Being savaged by Donald J. Trump on one side of the electoral aisle, and modestly beaten by the Democratic presumptive candidate, Hillary Clinton, the Trans-Pacific Partnership Agreement is lying somewhere between near death and miraculous survival. Those breathing life into that unfortunate beast remain politicians who embraced the mythology of free trade while never questioning what was free.
The scurrying taking place in the White House over rushing the TPP through the relevant channels is evident as the Obama presidency enters its final stages. Stutters, delays, and reluctance has meant that much work, perhaps too much, has to be done to push the agreement onto the statute books.
This has made Washington’s negotiation partners nervous. They, after all, were willing to drag along their states into a bargain that was essentially driven by what were meant to be US corporate interests. The not so elaborate con seemed to work, a triumph to cultic neo-liberal faith over pragmatic consequence.
Singapore’s Prime Minister Lee Hsien Loong was one such individual to make the journey to the country that insisted most on such a deal. In the Straits Times of Singapore, Obama suggested that “the politics around trade can be very difficult, especially in an election year.” He seemed bubbly in enthusiasm, citing the close ties between the countries and his prowess in getting the TPP through before the new president’s inauguration.
As such events take place, the Trump campaign has been withering about the agreement. His language is eschatological in its doom. “Trump win,” trumpets the running line, “is the only way to stop TPP catastrophe.” One of the latest press releases on the subject emphasises efforts on the part of Obama and the Singaporean Prime Minister to “launch a final public campaign for the Trans-Pacific Partnership”, a point to be poured scorn over.
A large swathe of Democrats, and the Hillary Clinton campaign, have also insisted on noisy scepticism of the deal, though her case remains heavily qualified by a previous enthusiasm for the arrangements as Obama’s secretary of state. Mistrust, as she has attracted over the years, remains, not least because it is seen as a ploy to snare supporters of the now dead Sanders campaign.
On Thursday, Clinton made another push to capitalise on an increasingly protectionist climate while insisting that a Clinton administration would be friendly to infrastructure projects on a vast scale. That aspect is as much a nod towards the Trump campaign as anything else, cognisant of the Republican nominee’s promise to undertake massive government borrowing to that end.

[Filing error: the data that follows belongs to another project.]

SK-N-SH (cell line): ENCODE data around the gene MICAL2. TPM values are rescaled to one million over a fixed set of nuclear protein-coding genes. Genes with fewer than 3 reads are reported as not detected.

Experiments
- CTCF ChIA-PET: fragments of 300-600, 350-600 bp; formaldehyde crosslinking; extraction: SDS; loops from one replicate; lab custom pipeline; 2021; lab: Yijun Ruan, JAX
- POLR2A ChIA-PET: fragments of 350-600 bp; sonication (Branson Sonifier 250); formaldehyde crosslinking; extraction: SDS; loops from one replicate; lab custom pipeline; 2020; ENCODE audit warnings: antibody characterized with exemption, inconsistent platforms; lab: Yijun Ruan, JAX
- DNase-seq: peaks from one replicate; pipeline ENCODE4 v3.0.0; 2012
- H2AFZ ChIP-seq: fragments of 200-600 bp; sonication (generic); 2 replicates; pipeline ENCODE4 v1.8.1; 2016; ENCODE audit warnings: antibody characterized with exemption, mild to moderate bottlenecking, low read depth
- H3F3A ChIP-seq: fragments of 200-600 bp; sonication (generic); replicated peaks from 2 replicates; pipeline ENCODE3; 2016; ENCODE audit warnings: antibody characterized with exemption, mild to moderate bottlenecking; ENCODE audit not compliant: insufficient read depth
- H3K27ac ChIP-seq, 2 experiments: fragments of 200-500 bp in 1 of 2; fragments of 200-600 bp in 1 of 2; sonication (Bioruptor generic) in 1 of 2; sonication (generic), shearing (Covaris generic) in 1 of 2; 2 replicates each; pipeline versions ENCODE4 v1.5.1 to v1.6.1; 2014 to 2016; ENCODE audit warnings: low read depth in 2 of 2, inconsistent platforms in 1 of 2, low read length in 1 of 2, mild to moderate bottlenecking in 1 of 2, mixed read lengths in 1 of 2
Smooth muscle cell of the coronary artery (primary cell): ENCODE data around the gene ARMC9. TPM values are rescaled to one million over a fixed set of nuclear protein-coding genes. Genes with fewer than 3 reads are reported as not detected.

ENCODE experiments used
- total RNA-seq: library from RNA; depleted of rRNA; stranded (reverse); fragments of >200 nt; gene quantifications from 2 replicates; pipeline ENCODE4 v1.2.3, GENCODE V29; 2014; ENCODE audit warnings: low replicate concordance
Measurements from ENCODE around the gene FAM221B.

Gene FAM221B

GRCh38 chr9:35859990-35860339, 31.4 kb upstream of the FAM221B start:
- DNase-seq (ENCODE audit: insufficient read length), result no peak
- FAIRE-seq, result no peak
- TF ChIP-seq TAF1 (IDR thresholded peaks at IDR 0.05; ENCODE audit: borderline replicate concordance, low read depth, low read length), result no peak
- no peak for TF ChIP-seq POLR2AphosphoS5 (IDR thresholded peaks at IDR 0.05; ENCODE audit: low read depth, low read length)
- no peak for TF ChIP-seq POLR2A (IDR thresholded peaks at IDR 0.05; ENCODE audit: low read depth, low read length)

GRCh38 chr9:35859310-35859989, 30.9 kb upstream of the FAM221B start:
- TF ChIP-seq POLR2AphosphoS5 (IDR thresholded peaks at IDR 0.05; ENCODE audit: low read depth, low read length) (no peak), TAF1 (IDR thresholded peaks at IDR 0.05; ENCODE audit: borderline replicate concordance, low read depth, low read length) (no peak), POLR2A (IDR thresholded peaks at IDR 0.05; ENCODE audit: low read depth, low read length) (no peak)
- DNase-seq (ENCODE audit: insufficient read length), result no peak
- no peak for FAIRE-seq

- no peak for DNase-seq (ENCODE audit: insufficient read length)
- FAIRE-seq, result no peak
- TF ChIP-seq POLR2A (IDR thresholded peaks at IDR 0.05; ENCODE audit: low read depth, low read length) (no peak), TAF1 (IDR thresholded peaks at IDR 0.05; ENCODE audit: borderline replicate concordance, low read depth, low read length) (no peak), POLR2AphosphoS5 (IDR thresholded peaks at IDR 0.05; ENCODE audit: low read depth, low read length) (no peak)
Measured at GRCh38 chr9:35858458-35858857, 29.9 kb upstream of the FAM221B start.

What the Democrat nominee was promising was the language of the a new, accelerated “economic plan”, one packed with more taxes, filling federal coffers with a minimum tax at the highest end of the scale, to debt-free tuition and social security padding.
It was, however, the prickly language on free trade that caught the ear. “My message to every worker across America is this: I will stop any trade deal that kills jobs or holds down wages, including the Trans-Pacific Partnership.” Just to be sure the audience understood her stance she reiterated that she “opposed it now, I’ll oppose it after the election and I’ll oppose it as president.”
This is all rum stuff, given that Clinton’s voting record on the subject of free trade is sketchy. While voting against the Central American Free Trade Agreement, she has expressed considerable support for the concept of bilateral free trade deals. Among them were the Australia Free Trade Agreement (2004), Singapore and Chile (2003).
As First Lady, she paraded the merits of the North American Free Trade Agreement, though insisting on private opposition to it. (We are genuinely none the wiser on that one.) It was then candidate Barack Obama who pointed out in February 2008 that “she was saying great things about NAFTA until she started running for president.”
Any basic understanding on the TPP shows its fundamentally Clintonian shape: the manacling, if not exclusion, of government from the regulatory sphere of global corporate behaviour; the privileging of profit motives over public goods; and the false idea that corporations are engine rooms for the commonweal.
Adam Green, a founder of the Progressive Change Committee seemed to swallow her change of heart with gullible enthusiasm. Clinton, in his mind, had become an ardent progressive. “Today’s speech shows that getting some Republicans to say Donald Trump is unfit for president is not mutually exclusive with Clinton running on bold progressive ideas like debt-free college, expanding Social Security Benefits, Wall Street reform, and a public health insurance option.”
The point generally to be made here is that the chances for the TPP passing are slim at best, withering as time passes in the vortex of US electoral politics. The window between November 8 and January 20 is a small one indeed, though still open.
Heartening here is that much of the sabotage is coming from within Washington itself, an entirely apt state of affairs, given that the very concept began there. But if Clinton does win, a change of opportunistic heart may well be in the offing.
Dr. Binoy Kampmark was a Commonwealth Scholar at Selwyn College, Cambridge. He lectures at RMIT University, Melbourne. Email: firstname.lastname@example.org